Reader Request: What Do Editors Write? By Catherine Foster
A reader of ours reached out and requested a blog article devoted to shining the spotlight on what is on our editors’ private writing dockets. This seemed like an idea for an interesting topic, but also an excellent time to demystify some myths associated with editors. While it is true we wield the dreaded red pen, we are just as often the subject of one ourselves. Many—I daresay most—editors begin as authors themselves, and a great number of them continue to write and submit their works as they support their clients, as well. So it may surprise you to learn that we are all in this thing together! Editors often pass work along to each other for a simple “brushing up” or for someone to “glance over”—as professionals, we understand the necessity of having a fellow editor check our work, but I’ll admit that it takes a lot of years before it gets easier to accept constructive criticism and learn to make necessary changes to our beloved writing! With time, we come to anticipate and expect the work that comes after the joy of writing, but even seasoned authors’ hearts sink a little when we open a document and see nothing but slashes through paragraphs, big sections omitted and huge notations in the margin for our perusal. I share this with you so that you know that we have the expertise as editors but also the humanity; we have walked in your shoes but are most likely walking with you even now as we share the process from the same side. Editing requires precision but also gentleness, and anyone who has been writing and submitting for some time has been shaped by experience enough to have both. Here is a list of what is inspiring and humbling us into the best editors we are at the moment:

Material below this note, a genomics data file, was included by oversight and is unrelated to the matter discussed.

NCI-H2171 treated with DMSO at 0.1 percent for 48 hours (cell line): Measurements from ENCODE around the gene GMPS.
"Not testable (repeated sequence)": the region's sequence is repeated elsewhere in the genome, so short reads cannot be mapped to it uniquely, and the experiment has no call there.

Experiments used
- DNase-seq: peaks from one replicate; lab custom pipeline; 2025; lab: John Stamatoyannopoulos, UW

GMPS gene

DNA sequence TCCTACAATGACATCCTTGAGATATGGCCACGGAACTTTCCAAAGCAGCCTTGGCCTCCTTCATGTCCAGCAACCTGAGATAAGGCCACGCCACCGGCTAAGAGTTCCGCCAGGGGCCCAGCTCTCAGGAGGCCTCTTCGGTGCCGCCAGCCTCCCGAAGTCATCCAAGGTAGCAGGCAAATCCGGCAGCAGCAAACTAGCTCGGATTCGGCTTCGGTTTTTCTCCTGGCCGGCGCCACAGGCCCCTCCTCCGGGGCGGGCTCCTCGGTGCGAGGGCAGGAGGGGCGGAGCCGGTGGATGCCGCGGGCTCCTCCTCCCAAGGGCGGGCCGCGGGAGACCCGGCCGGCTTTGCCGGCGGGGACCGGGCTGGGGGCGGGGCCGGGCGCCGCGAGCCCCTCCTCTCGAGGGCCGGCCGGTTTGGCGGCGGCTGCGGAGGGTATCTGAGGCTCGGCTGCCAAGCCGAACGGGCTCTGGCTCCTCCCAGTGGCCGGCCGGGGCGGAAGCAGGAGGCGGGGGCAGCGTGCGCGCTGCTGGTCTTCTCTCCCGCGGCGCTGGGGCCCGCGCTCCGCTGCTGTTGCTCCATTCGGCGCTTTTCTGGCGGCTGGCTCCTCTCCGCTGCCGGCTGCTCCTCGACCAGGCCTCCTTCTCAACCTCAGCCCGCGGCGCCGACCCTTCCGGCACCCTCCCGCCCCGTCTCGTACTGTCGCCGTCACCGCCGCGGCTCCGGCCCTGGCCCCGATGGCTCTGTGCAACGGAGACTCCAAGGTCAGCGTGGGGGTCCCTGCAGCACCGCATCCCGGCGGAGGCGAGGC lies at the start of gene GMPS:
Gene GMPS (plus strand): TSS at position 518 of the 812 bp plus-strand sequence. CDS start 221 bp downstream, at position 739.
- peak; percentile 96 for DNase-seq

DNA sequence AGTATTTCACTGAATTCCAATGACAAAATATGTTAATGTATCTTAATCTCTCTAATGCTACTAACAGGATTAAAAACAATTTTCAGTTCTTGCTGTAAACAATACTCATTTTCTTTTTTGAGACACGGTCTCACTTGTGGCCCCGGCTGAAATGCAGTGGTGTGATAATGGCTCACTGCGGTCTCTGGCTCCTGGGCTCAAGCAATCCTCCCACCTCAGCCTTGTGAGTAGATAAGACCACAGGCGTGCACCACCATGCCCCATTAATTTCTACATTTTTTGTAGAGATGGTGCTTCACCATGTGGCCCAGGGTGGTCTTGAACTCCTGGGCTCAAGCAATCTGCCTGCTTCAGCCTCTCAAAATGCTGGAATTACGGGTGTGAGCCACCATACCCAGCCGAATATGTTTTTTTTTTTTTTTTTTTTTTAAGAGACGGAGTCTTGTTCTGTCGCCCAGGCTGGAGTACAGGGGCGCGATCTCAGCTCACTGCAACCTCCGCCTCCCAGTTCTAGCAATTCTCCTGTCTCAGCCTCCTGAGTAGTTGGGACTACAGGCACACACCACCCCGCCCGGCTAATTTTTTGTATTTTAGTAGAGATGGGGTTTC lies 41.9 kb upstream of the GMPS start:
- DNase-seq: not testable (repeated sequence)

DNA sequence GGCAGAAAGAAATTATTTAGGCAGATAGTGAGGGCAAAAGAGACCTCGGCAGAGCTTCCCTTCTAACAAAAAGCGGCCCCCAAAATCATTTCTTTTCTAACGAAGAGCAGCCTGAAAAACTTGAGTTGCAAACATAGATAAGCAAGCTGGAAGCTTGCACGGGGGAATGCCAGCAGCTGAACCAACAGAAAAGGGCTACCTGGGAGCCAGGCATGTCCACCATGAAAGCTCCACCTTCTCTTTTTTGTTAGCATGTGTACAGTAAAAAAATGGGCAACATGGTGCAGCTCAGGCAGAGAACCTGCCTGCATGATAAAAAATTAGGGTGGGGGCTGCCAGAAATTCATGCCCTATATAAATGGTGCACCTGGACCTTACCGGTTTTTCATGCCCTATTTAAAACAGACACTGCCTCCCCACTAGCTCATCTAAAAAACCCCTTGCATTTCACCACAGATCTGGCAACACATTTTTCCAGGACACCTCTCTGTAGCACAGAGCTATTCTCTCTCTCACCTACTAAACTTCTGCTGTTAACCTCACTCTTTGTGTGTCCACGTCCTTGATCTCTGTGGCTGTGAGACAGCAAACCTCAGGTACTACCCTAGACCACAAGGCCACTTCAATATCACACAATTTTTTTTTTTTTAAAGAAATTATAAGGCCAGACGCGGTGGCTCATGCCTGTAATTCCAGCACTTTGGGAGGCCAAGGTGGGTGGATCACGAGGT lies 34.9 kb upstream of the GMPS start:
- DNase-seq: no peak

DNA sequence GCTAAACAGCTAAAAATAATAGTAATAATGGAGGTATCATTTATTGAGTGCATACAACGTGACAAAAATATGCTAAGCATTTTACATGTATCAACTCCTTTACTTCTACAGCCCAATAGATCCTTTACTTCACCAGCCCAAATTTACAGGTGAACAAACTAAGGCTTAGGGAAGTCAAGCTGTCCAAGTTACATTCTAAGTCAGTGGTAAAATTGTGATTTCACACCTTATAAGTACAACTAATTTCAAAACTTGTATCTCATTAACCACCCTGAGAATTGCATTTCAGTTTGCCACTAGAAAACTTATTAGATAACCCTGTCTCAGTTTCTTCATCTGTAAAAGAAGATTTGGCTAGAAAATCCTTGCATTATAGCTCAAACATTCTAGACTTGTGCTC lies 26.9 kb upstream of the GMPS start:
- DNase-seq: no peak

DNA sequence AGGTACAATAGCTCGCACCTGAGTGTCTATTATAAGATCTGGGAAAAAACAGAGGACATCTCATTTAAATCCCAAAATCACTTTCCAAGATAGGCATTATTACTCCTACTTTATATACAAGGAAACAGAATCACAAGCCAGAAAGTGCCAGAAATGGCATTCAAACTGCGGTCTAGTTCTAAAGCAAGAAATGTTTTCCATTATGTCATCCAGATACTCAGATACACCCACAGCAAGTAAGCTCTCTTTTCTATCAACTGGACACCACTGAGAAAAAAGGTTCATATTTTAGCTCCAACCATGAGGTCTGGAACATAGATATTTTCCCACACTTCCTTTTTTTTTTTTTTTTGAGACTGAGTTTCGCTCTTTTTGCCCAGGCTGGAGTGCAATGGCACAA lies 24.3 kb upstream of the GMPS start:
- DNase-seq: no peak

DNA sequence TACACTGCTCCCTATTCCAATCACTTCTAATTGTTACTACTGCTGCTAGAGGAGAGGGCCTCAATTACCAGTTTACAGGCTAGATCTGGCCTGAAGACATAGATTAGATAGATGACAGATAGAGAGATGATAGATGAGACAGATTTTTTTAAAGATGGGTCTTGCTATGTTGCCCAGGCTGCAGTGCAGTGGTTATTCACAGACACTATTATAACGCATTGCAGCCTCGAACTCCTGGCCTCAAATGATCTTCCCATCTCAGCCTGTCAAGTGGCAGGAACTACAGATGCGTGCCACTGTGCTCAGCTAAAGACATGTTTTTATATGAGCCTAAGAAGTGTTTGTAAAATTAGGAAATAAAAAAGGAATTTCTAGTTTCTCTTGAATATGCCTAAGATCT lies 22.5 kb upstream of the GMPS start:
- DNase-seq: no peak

Josh Smith: Josh has recognized that he is a much stronger editor than he is a writer, and as such has been spending most of his creative energies on projects of that nature, the most exciting of which is the first book release by Bedlam Publishing, where he is Editor-in-Chief. The seeds for “All of Yesterday’s Tomorrows: collected poems” by Ramez Qureshi were planted by Ali Eteraz four years ago, and fluctuated between various states of production until last year when all the pieces really started coming together. It will be out in hardcover and eBook editions this spring, and is Qureshi’s posthumous debut. Once the book hits the print shop, Josh will begin work on the next edition of Bedlam’s annual art & lit magazine, Loud Zoo. He is also editing pieces for a prospective collection by The LetterWorks’ very first client, Brett Petersen!
His only current project that doesn’t involve editorial work is something of a musical experiment. A passable percussionist and frequent found-object musician, he inherited a bass and has been attempting to incorporate it into his sonic palette. With a stack of lyrics already written and more coming all the time, he’s trying to figure out how to play the music that’s rattling around them in his head, and then he’s sure to bother anyone within earshot with … whatever it is he thinks he’s doing.